CONCEPTS

What is anaerobic respiration?

We explain what anaerobic or anaerobic respiration in biology is, what types exist and examples of regions where it occurs.

  1. What is anaerobic respiration?

In biology, the metabolic process of oxidoreduction of sugars is called anaerobic respiration or anaerobic respiration . That is to say that in this process glucose is oxidized for energy , without the presence of oxygen. That is, a process of cellular respiration in which oxygen molecules do not intervene.

Anaerobic respiration differs from aerobic or aerobic respiration since the latter requires oxygen to process the sugar molecules. On the contrary, anaerobic uses another type of chemical elements or even more complex organic molecules , through an electron transport chain .

Nor should it be confused with fermentation , since it does not involve the electron transport chain. However, both processes have in common that they occur in the absence of oxygen.

This type of cellular respiration is exclusive of certain prokaryotic organisms ( bacteria or archaea), especially those that live in conditions of little or no presence of oxygen. However, in many cases it can also be a secondary process, say emergency, given the unexpected shortage of this element in the environment.

  1. Anaerobic breathing types

Anaerobic respiration can be classified according to the type of chemical element used to replace oxygen , that is, as an electron receptor during the metabolic process. Thus, there can be many types of processes of this nature, but the main and most common are:

  • Anaerobic respiration through nitrates . In this case the microorganisms consume nitrates (NO  ) to reduce them to nitrites (NO  ) by incorporating electrons. However, given that nitrites are usually toxic to most life forms , it is much more common for the final product of this process to go further, to biatomic nitrogen (N 2 ), which is an inert gas. This process is known as denitrification.
  • Anaerobic respiration by sulfates . Similar to the previous case, but with sulfur derivatives (SO 2- ), it is a much rarer case, belonging to totally anaerobic bacteria, while the previous case may occur as an alternative to the momentary oxygen shortage. Sulfur radicals (S 2- ) are subproduced in this sulfate reduction process .
  • Anaerobic respiration using carbon dioxide . Some groups of arches producing methane gas (CH 4 ) consume carbon dioxide (CO 2 ) for use as an electron receptor. Of this nature are the microorganisms that inhabit the digestive tract of ruminants, for example, where other microorganisms supply them with the hydrogen they require for the process.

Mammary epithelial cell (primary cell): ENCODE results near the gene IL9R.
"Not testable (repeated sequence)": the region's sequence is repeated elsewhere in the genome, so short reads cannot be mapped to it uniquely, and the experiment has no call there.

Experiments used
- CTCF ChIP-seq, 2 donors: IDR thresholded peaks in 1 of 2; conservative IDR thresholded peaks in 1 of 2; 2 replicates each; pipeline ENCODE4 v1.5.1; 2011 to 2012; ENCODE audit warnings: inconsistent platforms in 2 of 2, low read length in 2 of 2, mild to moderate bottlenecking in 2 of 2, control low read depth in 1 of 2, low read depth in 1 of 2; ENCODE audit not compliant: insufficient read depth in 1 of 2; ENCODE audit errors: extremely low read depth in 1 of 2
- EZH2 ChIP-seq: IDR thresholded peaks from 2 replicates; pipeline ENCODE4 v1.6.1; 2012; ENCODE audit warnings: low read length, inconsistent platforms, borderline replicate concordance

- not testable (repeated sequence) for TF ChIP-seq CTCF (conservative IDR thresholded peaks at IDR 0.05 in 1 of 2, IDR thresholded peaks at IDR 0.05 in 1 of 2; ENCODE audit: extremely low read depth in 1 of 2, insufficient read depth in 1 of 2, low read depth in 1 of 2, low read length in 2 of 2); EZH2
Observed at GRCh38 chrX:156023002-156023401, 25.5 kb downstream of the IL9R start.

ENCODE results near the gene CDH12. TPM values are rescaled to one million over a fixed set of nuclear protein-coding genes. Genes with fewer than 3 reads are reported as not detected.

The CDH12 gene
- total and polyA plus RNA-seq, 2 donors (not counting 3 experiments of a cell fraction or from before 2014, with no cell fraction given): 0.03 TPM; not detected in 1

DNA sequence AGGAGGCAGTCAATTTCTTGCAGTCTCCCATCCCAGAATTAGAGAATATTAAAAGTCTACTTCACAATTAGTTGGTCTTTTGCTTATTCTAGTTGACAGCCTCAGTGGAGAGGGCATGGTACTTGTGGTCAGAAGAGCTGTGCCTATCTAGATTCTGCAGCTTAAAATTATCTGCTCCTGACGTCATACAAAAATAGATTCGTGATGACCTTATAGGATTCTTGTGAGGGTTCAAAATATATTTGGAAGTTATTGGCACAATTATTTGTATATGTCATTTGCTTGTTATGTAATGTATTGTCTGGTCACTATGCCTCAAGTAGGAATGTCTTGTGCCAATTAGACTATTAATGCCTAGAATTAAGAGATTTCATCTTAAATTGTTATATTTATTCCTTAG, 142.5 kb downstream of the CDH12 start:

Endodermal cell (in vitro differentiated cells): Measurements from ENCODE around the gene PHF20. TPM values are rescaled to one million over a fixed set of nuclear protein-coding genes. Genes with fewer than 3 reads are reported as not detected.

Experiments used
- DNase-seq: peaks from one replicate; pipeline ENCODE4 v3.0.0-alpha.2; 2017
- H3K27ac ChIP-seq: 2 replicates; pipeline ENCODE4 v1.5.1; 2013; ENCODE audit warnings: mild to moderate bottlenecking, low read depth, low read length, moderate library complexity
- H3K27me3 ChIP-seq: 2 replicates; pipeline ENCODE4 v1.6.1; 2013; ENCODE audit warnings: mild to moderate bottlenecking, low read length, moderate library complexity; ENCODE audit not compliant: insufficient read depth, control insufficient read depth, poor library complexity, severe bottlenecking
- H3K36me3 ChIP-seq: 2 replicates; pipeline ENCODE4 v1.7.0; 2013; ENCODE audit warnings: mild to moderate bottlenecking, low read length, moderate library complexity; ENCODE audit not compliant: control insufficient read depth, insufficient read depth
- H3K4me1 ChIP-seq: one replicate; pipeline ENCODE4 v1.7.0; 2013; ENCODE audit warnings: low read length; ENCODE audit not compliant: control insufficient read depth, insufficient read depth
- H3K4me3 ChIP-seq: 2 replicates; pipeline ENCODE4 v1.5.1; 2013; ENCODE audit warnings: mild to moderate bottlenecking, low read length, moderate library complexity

• Anaerobic respiration by iron ions . The latter case is common among certain bacteria, capable of consuming ferric ions (Fe 3+ ), reducing them to ferrous ions (Fe 2+ ), since these types of iron molecules are very common in the earth’s crust. It is what happens at the bottom of the swamps, where important sediments of iron occur due to bacterial action.
  1. Examples of anaerobic respiration

anaerobic anaerobic breathing thermal water example
Organisms that live in hot springs perform anaerobic respiration.

Examples of this type of process are common in the prokaryotic world, especially in the most inhospitable regions of the planet , but not for that reason devoid of life. Such regions are:

  • The intestines of upper animals.
  • The seabed and the abyssal cracks.
  • The geothermal locks where magma sprouts to the bottom of the sea.
  • Geysers, hot springs and other forms of geothermal outbreak .
  • The swamps and clayey waters , full of organic matter and low oxygen.
  1. Glycolysis

Glycolysis or glycolysis is the metabolic pathway that allows glucose energy to be obtained . In other words, it is a successive series of biochemical reactions, applied by most living things , to break the glucose molecule (C 6 H 12 O 6 ) and obtain the necessary chemical energy (in the form of ATP ) to keep the cellular metabolism going .

Glycolysis consists of 10 enzymatic reactions that occur consecutively, either in the presence (aerobic) or in the absence (anaerobic) of oxygen . It results in the formation of two molecules of pyruvate or pyruvic acid (C 3 H 4 O 3 ), which feed other metabolic pathways to continue obtaining energy for the organism (the so-called Krebs Cycle).

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